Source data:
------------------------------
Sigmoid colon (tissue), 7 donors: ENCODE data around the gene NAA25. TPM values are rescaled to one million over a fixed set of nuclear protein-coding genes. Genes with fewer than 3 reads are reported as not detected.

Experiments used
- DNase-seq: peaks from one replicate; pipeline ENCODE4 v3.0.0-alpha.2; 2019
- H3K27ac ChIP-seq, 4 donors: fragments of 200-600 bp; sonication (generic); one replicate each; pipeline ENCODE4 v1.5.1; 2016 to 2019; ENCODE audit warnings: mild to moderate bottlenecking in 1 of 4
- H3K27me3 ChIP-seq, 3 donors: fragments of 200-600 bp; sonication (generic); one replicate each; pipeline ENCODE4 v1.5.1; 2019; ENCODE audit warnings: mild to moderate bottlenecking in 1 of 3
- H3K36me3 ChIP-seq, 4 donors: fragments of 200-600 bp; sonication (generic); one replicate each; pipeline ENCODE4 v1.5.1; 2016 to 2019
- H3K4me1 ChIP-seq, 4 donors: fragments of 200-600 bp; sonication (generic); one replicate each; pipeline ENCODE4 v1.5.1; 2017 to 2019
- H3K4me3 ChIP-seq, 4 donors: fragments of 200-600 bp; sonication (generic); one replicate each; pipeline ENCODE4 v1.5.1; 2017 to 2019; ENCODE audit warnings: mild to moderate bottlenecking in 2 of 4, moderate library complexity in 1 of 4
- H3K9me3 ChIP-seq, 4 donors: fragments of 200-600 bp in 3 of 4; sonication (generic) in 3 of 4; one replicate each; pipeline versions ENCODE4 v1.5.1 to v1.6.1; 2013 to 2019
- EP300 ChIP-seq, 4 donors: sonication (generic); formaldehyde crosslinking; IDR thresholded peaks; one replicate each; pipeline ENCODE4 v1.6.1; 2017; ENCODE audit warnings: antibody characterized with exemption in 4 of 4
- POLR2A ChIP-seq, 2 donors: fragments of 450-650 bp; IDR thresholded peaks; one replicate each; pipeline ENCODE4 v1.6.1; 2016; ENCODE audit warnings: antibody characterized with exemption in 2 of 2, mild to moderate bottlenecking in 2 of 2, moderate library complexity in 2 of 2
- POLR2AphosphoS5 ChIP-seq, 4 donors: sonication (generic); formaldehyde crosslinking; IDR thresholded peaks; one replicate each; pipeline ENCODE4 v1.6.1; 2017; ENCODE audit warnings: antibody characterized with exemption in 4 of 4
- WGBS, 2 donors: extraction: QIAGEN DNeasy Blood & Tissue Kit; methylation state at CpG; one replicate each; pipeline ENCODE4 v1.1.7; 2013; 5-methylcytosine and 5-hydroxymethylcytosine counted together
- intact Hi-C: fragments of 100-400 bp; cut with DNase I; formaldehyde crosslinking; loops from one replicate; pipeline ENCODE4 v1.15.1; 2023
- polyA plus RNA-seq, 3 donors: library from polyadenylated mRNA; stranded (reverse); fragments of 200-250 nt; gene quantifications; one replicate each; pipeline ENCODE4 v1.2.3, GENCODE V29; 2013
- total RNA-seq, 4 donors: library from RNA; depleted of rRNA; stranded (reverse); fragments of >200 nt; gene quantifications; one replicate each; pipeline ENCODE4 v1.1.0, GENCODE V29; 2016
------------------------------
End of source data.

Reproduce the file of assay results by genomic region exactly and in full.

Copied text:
Sigmoid colon (tissue), 7 donors: ENCODE data around the gene NAA25. TPM values are rescaled to one million over a fixed set of nuclear protein-coding genes. Genes with fewer than 3 reads are reported as not detected.

Experiments used
- DNase-seq: peaks from one replicate; pipeline ENCODE4 v3.0.0-alpha.2; 2019
- H3K27ac ChIP-seq, 4 donors: fragments of 200-600 bp; sonication (generic); one replicate each; pipeline ENCODE4 v1.5.1; 2016 to 2019; ENCODE audit warnings: mild to moderate bottlenecking in 1 of 4
- H3K27me3 ChIP-seq, 3 donors: fragments of 200-600 bp; sonication (generic); one replicate each; pipeline ENCODE4 v1.5.1; 2019; ENCODE audit warnings: mild to moderate bottlenecking in 1 of 3
- H3K36me3 ChIP-seq, 4 donors: fragments of 200-600 bp; sonication (generic); one replicate each; pipeline ENCODE4 v1.5.1; 2016 to 2019
- H3K4me1 ChIP-seq, 4 donors: fragments of 200-600 bp; sonication (generic); one replicate each; pipeline ENCODE4 v1.5.1; 2017 to 2019
- H3K4me3 ChIP-seq, 4 donors: fragments of 200-600 bp; sonication (generic); one replicate each; pipeline ENCODE4 v1.5.1; 2017 to 2019; ENCODE audit warnings: mild to moderate bottlenecking in 2 of 4, moderate library complexity in 1 of 4
- H3K9me3 ChIP-seq, 4 donors: fragments of 200-600 bp in 3 of 4; sonication (generic) in 3 of 4; one replicate each; pipeline versions ENCODE4 v1.5.1 to v1.6.1; 2013 to 2019
- EP300 ChIP-seq, 4 donors: sonication (generic); formaldehyde crosslinking; IDR thresholded peaks; one replicate each; pipeline ENCODE4 v1.6.1; 2017; ENCODE audit warnings: antibody characterized with exemption in 4 of 4
- POLR2A ChIP-seq, 2 donors: fragments of 450-650 bp; IDR thresholded peaks; one replicate each; pipeline ENCODE4 v1.6.1; 2016; ENCODE audit warnings: antibody characterized with exemption in 2 of 2, mild to moderate bottlenecking in 2 of 2, moderate library complexity in 2 of 2
- POLR2AphosphoS5 ChIP-seq, 4 donors: sonication (generic); formaldehyde crosslinking; IDR thresholded peaks; one replicate each; pipeline ENCODE4 v1.6.1; 2017; ENCODE audit warnings: antibody characterized with exemption in 4 of 4
- WGBS, 2 donors: extraction: QIAGEN DNeasy Blood & Tissue Kit; methylation state at CpG; one replicate each; pipeline ENCODE4 v1.1.7; 2013; 5-methylcytosine and 5-hydroxymethylcytosine counted together
- intact Hi-C: fragments of 100-400 bp; cut with DNase I; formaldehyde crosslinking; loops from one replicate; pipeline ENCODE4 v1.15.1; 2023
- polyA plus RNA-seq, 3 donors: library from polyadenylated mRNA; stranded (reverse); fragments of 200-250 nt; gene quantifications; one replicate each; pipeline ENCODE4 v1.2.3, GENCODE V29; 2013
- total RNA-seq, 4 donors: library from RNA; depleted of rRNA; stranded (reverse); fragments of >200 nt; gene quantifications; one replicate each; pipeline ENCODE4 v1.1.0, GENCODE V29; 2016